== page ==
NEVADA, Iowa — Built among the farm fields of central Iowa between Ames and Nevada, sits Lincolnway Energy. This ethanol plant has a big plan for the future.
Lincolnway Energy, which began operations in 2006 and produces upwards of 90 million gallons of ethanol a year, is one of more than two dozen producers who have partnered with Summit Carbon Solutions to capture and sequester their CO2 emissions, providing another financial touch-point for farmers.
"We're excited to partner up with Summit," said Chris Cleveland, plant manager at Lincolnway Energy. "I think it's growth. I think it's job security because this is going to let us sequester CO2 into the pipeline. (It's) a future for ethanol producers, a future for our farmers and our markets."
Lincolnway Energy, which began operations in 2006 and produces upwards of 90 million gallons of ethanol a year, is one of more than two dozen producers who have partnered with Summit Carbon Solutions to capture and sequester its CO2 emissions, providing another financial touch-point for farmers.
"What we're hoping for, what I'm hoping for, and what drives me every day is, this is another piece of revenue, another piece of strength for the balance sheet for US agriculture," said Summit CEO, Lee Blank. "That will continue to strengthen that US farm and that US farm gate balance sheet.
"This for an ethanol plant is going to allow us to go out and capture the premiums of the markets and the different markets coming online," Cleveland said of the partnership with the pipeline.
THE CARBON SPACE
CO2 is just part of the picture for ethanol producers. "I always think this is fascinating, Cleveland said, "you walk into a plant, you're grinding, it's an agriculture background, a dusty environment and all that. And then you come up with this pure to 100-proof alcohol," he said in the lab at Lincolnway, "I mean this stuff smells like rubbing alcohol."
Inside the lab at Lincolnway Energy, Cleveland shows me everything they can pull from corn. "Here's our corn coming in from the local farmers," he said holding up a container of corn kernels. "From this corn here, we're fermenting and producing your final 200-proof alcohol here," he says holding up a jar of crystal-clear liquid. "From there we extract this from the corn mash, this is where we dry and become dried distillers grains also," he said about the yellow-orange powder they create and ship. "Another good product we pull out is the corn oil."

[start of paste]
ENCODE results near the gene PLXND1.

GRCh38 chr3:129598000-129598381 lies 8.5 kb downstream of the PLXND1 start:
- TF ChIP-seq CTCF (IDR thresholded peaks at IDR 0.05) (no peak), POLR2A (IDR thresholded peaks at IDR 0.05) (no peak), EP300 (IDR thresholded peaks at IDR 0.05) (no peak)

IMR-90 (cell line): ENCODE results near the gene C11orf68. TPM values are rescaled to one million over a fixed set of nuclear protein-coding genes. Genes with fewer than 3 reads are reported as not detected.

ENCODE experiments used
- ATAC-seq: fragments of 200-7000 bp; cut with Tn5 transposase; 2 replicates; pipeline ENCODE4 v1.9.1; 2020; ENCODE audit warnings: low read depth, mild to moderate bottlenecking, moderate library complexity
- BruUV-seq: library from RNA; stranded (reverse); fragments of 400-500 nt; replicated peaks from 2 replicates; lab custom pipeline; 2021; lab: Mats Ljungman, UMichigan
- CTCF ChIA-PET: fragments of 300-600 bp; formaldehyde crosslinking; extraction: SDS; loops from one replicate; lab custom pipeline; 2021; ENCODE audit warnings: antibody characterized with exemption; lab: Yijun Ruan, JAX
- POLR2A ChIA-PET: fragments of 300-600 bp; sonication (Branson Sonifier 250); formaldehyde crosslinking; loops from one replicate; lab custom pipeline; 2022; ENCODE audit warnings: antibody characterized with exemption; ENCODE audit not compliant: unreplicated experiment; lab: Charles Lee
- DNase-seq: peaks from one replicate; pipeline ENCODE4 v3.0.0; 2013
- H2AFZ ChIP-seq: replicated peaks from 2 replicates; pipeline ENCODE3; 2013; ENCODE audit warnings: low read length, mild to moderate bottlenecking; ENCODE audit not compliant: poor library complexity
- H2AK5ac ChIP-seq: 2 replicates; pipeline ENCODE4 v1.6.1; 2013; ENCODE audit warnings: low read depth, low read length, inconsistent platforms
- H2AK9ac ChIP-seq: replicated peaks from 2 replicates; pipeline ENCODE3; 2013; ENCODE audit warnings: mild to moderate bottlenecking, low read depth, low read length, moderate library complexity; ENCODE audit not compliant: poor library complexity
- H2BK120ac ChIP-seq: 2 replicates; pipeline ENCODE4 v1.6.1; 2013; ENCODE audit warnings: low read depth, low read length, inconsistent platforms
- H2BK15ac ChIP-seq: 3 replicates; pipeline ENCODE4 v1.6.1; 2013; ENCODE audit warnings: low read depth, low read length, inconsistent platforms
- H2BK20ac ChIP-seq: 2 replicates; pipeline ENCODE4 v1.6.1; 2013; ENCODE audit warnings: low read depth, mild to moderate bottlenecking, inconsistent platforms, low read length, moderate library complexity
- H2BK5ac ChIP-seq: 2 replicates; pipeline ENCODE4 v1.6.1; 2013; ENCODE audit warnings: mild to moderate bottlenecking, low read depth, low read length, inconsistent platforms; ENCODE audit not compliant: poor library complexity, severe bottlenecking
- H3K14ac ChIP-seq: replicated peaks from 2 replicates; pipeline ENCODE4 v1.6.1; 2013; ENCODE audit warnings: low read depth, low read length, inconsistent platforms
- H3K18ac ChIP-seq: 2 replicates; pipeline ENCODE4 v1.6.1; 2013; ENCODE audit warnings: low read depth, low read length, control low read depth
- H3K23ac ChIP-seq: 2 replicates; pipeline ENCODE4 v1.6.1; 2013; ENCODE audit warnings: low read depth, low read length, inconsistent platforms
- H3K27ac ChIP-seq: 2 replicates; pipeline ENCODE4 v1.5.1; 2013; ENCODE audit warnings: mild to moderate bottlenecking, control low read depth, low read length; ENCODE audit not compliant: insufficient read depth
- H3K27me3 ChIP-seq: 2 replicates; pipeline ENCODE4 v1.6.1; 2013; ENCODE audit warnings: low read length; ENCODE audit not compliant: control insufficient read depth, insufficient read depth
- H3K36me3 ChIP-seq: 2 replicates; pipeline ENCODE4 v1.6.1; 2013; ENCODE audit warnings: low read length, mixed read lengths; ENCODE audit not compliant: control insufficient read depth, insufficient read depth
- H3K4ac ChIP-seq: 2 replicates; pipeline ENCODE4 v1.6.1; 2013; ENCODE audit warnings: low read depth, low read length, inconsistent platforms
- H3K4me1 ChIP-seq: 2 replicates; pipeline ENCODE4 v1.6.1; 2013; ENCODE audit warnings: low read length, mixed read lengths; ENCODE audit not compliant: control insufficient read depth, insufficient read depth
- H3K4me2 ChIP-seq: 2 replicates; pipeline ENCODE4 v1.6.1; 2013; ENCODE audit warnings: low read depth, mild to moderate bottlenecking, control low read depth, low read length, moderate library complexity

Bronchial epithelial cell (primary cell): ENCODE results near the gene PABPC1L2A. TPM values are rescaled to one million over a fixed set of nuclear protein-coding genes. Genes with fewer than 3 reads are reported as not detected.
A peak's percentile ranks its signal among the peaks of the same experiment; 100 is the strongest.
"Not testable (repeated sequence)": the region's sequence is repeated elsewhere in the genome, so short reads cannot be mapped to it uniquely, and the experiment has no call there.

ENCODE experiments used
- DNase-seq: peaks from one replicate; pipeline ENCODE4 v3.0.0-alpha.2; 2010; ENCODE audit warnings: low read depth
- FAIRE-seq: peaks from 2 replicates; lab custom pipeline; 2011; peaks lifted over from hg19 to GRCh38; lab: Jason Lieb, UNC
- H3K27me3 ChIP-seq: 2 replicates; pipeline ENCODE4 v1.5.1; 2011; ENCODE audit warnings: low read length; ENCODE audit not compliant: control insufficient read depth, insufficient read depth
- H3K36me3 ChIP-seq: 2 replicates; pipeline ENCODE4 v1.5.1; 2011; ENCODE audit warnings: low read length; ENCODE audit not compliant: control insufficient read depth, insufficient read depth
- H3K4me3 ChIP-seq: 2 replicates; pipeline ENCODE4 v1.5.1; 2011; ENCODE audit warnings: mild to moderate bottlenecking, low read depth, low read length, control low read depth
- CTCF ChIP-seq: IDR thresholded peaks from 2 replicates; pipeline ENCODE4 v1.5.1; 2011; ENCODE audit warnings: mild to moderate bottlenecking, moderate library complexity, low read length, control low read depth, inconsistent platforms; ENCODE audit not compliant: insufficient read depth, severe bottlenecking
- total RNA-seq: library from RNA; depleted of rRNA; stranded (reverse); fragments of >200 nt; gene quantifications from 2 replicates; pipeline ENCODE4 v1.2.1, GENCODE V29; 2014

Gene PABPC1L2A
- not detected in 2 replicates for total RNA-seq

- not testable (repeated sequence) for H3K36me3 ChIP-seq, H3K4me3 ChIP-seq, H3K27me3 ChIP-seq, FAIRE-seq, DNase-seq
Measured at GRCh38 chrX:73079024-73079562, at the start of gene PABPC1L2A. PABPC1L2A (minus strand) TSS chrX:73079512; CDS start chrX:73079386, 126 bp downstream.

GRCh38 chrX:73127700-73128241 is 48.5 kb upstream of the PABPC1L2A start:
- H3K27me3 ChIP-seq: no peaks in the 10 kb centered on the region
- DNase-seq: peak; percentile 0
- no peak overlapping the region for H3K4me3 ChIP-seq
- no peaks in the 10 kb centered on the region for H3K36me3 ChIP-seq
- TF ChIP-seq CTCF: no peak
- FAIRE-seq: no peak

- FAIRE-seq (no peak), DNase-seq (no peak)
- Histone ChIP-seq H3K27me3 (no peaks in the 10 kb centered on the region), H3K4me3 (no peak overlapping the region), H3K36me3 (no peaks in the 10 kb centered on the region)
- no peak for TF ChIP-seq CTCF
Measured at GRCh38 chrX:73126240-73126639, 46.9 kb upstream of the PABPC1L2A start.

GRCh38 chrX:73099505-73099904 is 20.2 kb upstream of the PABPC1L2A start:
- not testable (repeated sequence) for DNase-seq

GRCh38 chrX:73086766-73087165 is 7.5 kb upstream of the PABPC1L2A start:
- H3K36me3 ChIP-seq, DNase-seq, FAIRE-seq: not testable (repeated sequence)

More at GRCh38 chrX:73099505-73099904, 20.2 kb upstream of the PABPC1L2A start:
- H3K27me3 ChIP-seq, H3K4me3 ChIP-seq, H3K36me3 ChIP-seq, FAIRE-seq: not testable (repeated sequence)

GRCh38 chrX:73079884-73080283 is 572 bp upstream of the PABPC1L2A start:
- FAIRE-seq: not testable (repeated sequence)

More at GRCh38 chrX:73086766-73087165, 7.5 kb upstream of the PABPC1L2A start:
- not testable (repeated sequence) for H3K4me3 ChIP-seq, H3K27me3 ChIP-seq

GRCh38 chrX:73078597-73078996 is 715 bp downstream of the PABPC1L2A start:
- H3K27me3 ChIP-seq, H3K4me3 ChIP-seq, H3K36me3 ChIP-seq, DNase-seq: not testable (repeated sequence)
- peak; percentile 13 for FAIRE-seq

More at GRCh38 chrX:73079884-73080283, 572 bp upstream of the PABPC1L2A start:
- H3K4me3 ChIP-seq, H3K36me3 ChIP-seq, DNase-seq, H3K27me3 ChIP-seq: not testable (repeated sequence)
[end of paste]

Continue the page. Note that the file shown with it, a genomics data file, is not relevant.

And that yellow powder is DDG, or dried distillers grain. It's what is left of the corn after everything else is extracted. DDG is a product utilized worldwide.
"Dried distillers grains, you see how nice and yellow that is. That's big-time restrictions," Cleveland showed me. "You have to watch this stuff too but we've barged this all the way to China. So I mean it's worldwide. Ethanol is worldwide."
Now, with their partnership with Summit Carbon Solutions, they can capture and utilize their biggest throw-away product, carbon dioxide. Lincolnway already has some of the infrastructure in place to capture that CO2 and they plan to construct the rest in an empty lot on the property.
The end goal for all is a partnership that benefits these two businesses, and the Iowa farmer.
"Really what I liken it to maybe the transcontinental railroad, you know, in 1862 I believe, we decided as a country to open markets up and the railroad helped us do that. That's really what this does," said Blank. "If you think about the infrastructure project almost as logistics, it opens markets for plants like this one here in Nevada to give it other places that they can ship their products at a premium. Those premiums come back to the plant, strengthen the plant's balance sheet, help the plant grow its capacities. More demand for US corn, and more demand for US farmers."
Not just the US farmer, but Iowa.
"I believe it's a big part of the future of the family farms and the next generation," said Cleveland.
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"Along the Route: A Pipeline Discussion" is a multi-part series of reports looking at everything from the companies that want to build them to those "for" and those "against" and a deeper dive into to carbon and ethanol industries at the center of the project.
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